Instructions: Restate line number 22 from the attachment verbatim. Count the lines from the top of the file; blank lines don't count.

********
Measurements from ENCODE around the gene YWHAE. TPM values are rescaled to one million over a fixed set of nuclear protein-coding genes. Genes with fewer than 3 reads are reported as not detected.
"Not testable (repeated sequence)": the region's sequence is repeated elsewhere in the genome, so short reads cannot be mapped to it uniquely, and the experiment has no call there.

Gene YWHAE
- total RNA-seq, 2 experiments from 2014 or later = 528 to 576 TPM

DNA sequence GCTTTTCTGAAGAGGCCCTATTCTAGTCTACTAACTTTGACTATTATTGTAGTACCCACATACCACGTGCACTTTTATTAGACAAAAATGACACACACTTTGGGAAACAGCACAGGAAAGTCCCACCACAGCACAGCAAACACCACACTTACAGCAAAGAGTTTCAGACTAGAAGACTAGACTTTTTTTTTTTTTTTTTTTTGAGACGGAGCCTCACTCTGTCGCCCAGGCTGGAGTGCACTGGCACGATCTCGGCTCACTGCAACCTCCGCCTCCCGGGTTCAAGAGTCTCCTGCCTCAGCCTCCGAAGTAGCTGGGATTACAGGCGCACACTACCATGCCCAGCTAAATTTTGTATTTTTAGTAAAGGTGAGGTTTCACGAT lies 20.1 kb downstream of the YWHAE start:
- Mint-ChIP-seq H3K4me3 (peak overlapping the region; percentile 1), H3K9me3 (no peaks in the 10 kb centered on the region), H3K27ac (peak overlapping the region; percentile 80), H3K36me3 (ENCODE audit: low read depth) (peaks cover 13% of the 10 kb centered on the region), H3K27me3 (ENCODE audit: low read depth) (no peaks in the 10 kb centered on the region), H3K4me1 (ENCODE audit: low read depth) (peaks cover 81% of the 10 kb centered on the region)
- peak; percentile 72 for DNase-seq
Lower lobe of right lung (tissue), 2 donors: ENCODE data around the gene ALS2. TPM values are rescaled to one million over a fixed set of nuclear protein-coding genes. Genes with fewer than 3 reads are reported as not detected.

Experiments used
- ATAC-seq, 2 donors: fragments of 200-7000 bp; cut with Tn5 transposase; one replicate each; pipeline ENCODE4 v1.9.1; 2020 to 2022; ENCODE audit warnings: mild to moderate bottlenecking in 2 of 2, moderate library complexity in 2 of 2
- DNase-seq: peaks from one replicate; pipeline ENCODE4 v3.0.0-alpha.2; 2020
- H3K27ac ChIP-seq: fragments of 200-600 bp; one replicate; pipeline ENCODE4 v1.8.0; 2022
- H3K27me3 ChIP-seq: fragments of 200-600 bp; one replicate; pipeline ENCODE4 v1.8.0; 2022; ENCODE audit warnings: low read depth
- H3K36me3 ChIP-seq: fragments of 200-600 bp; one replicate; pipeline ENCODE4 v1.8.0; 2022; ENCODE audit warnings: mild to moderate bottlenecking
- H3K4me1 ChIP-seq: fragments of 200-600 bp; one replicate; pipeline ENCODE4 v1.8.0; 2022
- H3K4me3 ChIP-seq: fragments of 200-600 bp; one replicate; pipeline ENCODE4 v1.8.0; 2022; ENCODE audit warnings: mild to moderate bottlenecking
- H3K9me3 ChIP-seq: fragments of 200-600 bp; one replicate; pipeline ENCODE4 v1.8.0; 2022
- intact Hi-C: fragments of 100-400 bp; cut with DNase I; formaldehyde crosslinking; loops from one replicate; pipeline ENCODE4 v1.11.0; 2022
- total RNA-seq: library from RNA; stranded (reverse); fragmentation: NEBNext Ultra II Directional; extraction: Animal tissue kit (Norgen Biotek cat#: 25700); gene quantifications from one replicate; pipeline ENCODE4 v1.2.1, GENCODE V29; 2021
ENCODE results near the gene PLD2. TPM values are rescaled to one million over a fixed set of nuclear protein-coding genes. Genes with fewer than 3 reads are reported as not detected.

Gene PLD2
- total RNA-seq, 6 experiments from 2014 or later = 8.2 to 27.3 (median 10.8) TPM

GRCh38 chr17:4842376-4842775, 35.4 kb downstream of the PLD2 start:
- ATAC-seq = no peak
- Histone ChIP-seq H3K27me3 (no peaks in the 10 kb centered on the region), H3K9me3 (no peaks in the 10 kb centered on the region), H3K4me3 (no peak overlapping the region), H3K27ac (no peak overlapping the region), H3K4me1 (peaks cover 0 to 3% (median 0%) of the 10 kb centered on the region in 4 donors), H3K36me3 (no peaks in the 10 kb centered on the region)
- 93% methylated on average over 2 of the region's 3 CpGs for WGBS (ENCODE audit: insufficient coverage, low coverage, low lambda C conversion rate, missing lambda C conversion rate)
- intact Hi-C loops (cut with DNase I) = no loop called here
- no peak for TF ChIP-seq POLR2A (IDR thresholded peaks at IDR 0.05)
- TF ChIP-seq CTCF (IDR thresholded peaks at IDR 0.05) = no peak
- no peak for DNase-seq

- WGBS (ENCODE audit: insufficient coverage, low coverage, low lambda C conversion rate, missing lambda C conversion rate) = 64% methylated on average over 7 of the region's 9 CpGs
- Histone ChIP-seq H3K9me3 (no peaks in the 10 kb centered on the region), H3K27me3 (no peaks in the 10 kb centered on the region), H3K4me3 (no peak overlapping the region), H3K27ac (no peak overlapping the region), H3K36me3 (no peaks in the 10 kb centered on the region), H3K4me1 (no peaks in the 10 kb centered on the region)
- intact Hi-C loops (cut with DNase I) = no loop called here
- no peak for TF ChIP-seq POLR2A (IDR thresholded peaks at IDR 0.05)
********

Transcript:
- total RNA-seq, 6 experiments from 2014 or later = 8.2 to 27.3 (median 10.8) TPM